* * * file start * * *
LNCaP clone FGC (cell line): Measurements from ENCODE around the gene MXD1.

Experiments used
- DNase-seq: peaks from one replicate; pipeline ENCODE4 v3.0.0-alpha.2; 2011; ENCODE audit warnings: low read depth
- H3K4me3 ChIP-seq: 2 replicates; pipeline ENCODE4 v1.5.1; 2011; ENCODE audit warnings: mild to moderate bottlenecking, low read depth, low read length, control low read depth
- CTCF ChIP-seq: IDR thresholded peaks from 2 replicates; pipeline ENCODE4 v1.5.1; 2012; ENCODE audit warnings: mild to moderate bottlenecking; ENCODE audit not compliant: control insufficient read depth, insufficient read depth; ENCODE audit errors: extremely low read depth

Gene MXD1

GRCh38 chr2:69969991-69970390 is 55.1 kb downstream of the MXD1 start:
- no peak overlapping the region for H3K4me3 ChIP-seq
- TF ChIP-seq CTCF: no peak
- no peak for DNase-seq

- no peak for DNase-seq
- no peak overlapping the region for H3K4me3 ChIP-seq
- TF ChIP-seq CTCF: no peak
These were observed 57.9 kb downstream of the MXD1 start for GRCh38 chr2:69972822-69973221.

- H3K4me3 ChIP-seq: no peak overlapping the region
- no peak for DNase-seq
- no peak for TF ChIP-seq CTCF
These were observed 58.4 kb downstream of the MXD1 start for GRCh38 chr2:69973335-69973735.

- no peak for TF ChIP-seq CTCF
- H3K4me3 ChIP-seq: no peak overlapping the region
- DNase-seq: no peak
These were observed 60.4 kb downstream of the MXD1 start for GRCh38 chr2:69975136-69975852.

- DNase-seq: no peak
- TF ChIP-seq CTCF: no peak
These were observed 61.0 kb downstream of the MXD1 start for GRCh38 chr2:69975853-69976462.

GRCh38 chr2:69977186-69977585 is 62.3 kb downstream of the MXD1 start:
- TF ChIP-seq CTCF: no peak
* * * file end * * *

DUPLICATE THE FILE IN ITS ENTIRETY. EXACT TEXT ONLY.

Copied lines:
LNCaP clone FGC (cell line): Measurements from ENCODE around the gene MXD1.

Experiments used
- DNase-seq: peaks from one replicate; pipeline ENCODE4 v3.0.0-alpha.2; 2011; ENCODE audit warnings: low read depth
- H3K4me3 ChIP-seq: 2 replicates; pipeline ENCODE4 v1.5.1; 2011; ENCODE audit warnings: mild to moderate bottlenecking, low read depth, low read length, control low read depth
- CTCF ChIP-seq: IDR thresholded peaks from 2 replicates; pipeline ENCODE4 v1.5.1; 2012; ENCODE audit warnings: mild to moderate bottlenecking; ENCODE audit not compliant: control insufficient read depth, insufficient read depth; ENCODE audit errors: extremely low read depth

Gene MXD1

GRCh38 chr2:69969991-69970390 is 55.1 kb downstream of the MXD1 start:
- no peak overlapping the region for H3K4me3 ChIP-seq
- TF ChIP-seq CTCF: no peak
- no peak for DNase-seq

- no peak for DNase-seq
- no peak overlapping the region for H3K4me3 ChIP-seq
- TF ChIP-seq CTCF: no peak
These were observed 57.9 kb downstream of the MXD1 start for GRCh38 chr2:69972822-69973221.

- H3K4me3 ChIP-seq: no peak overlapping the region
- no peak for DNase-seq
- no peak for TF ChIP-seq CTCF
These were observed 58.4 kb downstream of the MXD1 start for GRCh38 chr2:69973335-69973735.

- no peak for TF ChIP-seq CTCF
- H3K4me3 ChIP-seq: no peak overlapping the region
- DNase-seq: no peak
These were observed 60.4 kb downstream of the MXD1 start for GRCh38 chr2:69975136-69975852.

- DNase-seq: no peak
- TF ChIP-seq CTCF: no peak
These were observed 61.0 kb downstream of the MXD1 start for GRCh38 chr2:69975853-69976462.

GRCh38 chr2:69977186-69977585 is 62.3 kb downstream of the MXD1 start:
- TF ChIP-seq CTCF: no peak